Clear, clear, clear: say the same thing often enough, the cardinal knows, and one day you’ll be right. The east is red with maple blossoms.
My dial thermometer’s big red arrow says just above freezing; its shadow says just below. And in the glass, bare trees, clouds flying south.
When the sun finally breaches the fog, the forest drips with jewels. In the yard, the first native wildflower opens its pin-sized blooms.
Overcast and cold. Ten feet up the trunk of the big maple, a fox squirrel drinks sap from a slit the woodpeckers have widened.
The sun blazes through naked trees still six weeks from leaf-out. Three vultures wheel, flapping to stay aloft in the frigid air.
It’s cold. The first two miniature daffodils are open, and stand among the crowd of upright buds with their heads bowed toward the earth.
I watch it grow light, then start to grow dark again. A rustle in the leaves that starts as the footfalls of deer turns to rain.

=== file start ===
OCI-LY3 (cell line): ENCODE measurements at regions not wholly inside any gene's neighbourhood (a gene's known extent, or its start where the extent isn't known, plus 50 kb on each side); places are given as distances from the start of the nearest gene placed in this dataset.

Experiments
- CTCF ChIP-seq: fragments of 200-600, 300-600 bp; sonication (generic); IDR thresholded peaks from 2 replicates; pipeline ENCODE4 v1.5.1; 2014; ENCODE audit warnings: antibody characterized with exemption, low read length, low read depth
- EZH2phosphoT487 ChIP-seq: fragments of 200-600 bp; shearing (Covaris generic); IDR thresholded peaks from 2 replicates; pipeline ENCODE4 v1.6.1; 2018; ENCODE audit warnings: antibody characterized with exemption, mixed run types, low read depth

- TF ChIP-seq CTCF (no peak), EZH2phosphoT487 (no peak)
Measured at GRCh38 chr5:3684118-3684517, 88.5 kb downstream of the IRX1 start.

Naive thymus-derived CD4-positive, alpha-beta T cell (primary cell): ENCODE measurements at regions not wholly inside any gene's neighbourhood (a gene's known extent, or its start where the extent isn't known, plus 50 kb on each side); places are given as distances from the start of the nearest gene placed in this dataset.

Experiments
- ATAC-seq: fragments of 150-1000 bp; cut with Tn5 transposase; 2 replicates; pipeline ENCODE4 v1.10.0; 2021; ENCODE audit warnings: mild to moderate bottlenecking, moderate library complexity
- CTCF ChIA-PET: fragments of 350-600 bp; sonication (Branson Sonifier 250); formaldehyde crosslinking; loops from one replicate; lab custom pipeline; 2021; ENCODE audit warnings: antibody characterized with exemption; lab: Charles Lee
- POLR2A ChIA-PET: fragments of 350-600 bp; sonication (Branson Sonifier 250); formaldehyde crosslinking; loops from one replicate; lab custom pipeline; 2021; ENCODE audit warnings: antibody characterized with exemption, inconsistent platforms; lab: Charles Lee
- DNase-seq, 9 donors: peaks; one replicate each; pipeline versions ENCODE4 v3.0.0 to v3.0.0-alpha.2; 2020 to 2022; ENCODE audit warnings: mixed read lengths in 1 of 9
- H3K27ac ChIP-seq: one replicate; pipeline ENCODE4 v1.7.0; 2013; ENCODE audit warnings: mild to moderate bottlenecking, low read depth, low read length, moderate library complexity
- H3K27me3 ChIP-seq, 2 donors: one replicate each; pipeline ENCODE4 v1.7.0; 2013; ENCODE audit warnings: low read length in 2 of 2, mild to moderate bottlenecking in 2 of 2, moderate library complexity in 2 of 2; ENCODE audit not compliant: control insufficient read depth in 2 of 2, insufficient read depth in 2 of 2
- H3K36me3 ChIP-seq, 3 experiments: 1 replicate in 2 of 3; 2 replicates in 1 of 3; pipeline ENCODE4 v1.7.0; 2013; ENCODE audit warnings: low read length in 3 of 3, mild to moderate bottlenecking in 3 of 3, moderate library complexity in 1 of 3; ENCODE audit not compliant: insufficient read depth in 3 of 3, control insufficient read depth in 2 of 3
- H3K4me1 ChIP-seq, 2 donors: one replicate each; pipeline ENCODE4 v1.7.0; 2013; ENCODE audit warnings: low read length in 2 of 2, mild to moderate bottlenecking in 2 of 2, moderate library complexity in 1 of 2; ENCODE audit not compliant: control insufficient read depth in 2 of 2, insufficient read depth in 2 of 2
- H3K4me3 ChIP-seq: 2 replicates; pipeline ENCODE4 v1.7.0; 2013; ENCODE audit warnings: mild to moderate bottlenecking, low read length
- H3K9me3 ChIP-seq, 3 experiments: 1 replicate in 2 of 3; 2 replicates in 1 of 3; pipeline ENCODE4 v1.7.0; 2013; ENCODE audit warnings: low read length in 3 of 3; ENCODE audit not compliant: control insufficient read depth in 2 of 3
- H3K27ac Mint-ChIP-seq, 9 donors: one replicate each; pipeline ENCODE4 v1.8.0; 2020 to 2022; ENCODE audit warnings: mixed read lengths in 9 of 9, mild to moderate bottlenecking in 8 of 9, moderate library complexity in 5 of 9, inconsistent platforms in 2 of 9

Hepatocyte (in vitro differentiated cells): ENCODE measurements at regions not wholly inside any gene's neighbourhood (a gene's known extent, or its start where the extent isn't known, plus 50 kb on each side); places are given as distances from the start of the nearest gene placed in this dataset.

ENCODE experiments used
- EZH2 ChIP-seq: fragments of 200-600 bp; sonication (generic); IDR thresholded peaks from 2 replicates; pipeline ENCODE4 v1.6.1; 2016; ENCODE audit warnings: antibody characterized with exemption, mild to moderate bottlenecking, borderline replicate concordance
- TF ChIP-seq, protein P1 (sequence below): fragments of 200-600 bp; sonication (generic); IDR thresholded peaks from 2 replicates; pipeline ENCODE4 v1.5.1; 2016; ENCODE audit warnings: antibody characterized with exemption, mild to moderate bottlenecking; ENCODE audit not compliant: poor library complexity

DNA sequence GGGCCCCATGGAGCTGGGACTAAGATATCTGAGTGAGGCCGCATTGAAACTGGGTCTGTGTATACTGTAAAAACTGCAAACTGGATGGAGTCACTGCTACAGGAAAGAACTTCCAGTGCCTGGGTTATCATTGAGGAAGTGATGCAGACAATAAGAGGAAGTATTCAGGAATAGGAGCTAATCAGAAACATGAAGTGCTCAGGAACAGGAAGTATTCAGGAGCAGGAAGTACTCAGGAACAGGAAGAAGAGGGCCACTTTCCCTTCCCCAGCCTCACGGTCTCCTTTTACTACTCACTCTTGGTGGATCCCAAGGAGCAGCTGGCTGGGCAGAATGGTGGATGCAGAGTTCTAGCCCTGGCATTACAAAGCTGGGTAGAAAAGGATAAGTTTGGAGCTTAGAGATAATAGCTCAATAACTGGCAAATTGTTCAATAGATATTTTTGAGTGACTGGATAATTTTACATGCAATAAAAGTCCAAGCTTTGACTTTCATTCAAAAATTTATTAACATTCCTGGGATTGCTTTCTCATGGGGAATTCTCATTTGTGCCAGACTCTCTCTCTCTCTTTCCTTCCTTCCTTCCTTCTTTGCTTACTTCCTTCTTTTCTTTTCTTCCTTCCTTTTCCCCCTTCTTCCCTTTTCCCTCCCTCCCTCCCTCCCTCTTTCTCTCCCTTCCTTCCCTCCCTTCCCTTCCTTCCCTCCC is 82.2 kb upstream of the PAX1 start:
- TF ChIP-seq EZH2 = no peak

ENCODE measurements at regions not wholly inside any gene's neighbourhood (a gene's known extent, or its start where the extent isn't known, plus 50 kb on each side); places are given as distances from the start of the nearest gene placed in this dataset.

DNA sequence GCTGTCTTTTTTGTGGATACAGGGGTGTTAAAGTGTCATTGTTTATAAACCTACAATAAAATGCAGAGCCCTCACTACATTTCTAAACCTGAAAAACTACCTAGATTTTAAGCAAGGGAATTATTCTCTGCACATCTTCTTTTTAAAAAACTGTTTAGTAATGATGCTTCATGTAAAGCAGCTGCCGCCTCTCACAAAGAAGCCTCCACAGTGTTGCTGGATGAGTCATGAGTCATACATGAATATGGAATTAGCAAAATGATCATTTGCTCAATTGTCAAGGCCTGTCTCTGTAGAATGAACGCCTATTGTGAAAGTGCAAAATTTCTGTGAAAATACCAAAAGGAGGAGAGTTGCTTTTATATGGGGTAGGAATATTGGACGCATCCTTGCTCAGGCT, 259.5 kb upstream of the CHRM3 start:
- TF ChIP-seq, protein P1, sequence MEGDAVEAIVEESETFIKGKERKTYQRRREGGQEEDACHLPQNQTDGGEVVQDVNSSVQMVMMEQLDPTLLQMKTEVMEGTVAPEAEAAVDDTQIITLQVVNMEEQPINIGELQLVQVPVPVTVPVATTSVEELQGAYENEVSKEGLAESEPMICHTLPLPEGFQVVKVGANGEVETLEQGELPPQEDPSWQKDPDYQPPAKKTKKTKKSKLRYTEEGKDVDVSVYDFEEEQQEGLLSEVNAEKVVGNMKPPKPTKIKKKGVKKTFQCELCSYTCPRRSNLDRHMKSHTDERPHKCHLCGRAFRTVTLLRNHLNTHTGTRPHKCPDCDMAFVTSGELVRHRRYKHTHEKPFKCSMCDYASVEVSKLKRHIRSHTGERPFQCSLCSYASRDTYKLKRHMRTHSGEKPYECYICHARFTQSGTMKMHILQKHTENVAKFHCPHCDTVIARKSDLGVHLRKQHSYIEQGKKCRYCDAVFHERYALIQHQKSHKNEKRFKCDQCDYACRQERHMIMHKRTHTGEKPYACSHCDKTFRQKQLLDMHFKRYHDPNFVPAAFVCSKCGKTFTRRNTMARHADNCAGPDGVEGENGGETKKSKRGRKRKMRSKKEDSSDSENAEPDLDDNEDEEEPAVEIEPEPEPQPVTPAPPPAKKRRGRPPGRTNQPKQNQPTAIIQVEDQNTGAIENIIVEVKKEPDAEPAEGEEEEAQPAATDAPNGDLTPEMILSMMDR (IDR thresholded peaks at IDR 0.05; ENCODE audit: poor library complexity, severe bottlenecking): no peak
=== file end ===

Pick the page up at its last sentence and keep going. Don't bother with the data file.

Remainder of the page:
A cloudless morning, and cold, but the field sparrow who just returned yesterday is trying to get something started with his rush of notes.
The last patch of snow vanished in the night, leaving only the fuzzy erasers of pussy willow to remind us of the purity of the blank page.
Rain from what must be thin clouds. The sunrise glow lights up a deer at the wood’s edge, bright as litter against the brown leaves.
The song sparrow sings at first light—just once, like an alarm going off. Then nothing but the creek’s quiet conversation for 20 minutes.
I hear distant goose music and scan the sky. A thousand feet up, against a web of contrails, a lone Canada goose is heading north.
Cardinal, song sparrow, phoebe, robin… the spring chorus is already taking shape. Overhead, the calls of crows, their labored wingbeats.
Thin stratus cloud, but the air’s clear as ever. The first phoebe is back, revisiting all his old haunts to make sure his song still works.